From the perspective of trust, societal dilemmas involve a Red Queen Effect. On one hand, defectors should evolve to be better able to fool cooperators. And on the other, cooperators should evolve to better recognize defectors. It's a race between the ability to deceive and the ability to detect deception.
There's a lot of research on detecting deception, and humans seem not to be very good at it. There are exceptions, and people can learn to be better at it—but in general, we can't tell liars from truth-tellers. Like the Lake Wobegon children who are all above average, most of us think we're much better at detecting deception than we actually are. We're better, but still not great, at predicting cooperators and defectors.1
This is surprising. The Red Queen Effect means both sides improve in order to stay in place, yet in this case, defectors have the upper hand. A possible reason is that we have developed another method for figuring out who to trust and who not to. We're a social species, and in our evolutionary past we interacted with the same people over and over again. We don't have to be that good at predicting bad behavior, because we're really good at detecting it after the fact—and using reputation to punish it.2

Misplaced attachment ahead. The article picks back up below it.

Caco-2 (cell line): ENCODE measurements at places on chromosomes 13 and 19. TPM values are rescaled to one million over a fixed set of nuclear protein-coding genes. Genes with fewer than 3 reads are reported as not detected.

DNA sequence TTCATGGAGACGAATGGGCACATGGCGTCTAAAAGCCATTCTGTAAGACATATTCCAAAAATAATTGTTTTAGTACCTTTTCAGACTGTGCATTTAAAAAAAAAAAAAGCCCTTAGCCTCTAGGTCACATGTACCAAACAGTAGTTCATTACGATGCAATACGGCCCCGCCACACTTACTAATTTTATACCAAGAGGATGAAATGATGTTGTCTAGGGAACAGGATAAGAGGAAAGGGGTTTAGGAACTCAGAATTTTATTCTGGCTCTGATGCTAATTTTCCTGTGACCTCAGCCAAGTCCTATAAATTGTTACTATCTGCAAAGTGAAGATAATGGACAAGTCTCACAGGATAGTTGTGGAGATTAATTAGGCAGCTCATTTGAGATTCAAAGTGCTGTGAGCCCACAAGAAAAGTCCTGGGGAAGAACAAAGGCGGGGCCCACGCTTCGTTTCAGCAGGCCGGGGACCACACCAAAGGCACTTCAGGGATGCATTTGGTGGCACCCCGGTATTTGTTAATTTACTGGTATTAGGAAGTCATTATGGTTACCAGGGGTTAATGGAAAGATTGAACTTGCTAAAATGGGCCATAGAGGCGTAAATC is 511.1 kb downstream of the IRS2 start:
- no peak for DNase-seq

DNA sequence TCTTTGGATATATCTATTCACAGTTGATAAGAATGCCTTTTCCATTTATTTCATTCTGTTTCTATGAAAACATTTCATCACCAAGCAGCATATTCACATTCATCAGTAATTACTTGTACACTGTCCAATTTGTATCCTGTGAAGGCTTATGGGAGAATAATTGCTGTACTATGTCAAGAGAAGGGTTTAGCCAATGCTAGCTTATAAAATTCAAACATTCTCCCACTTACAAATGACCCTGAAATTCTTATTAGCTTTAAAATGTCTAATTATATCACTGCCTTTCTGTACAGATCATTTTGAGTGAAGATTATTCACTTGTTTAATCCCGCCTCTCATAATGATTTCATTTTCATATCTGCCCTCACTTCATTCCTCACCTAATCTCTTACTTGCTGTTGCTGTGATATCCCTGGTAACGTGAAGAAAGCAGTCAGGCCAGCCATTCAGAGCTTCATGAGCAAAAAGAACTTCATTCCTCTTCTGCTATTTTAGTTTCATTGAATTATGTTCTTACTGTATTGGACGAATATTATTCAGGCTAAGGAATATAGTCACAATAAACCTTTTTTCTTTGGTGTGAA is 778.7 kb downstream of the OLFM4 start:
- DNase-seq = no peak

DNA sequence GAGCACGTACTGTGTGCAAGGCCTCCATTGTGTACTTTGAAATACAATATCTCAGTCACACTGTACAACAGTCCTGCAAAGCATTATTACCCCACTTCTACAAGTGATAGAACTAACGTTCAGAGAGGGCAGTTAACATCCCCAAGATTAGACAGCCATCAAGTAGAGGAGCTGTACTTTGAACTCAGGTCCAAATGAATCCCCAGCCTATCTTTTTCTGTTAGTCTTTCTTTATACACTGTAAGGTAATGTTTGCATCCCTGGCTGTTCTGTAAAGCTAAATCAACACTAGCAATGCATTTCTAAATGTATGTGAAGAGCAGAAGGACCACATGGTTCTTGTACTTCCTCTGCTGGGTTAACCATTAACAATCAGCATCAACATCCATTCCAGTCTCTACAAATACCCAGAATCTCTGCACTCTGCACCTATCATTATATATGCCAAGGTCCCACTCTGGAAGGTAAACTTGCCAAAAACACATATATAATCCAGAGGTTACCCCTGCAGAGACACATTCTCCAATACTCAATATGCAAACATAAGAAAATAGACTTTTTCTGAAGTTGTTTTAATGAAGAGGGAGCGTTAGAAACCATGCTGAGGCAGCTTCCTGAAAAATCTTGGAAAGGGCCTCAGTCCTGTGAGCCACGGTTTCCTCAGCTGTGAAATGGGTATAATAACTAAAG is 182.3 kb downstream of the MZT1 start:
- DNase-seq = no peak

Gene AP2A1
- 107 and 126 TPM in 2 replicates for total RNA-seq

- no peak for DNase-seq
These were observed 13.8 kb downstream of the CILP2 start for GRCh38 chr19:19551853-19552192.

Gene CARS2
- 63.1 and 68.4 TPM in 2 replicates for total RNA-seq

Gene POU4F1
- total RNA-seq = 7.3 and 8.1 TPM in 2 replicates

In fact, our brains have specially evolved to deal with cheating after the fact. Perhaps the most vivid demonstration of this can be seen with the Wason Selection Task. The test compares people's ability to solve a generic logical ...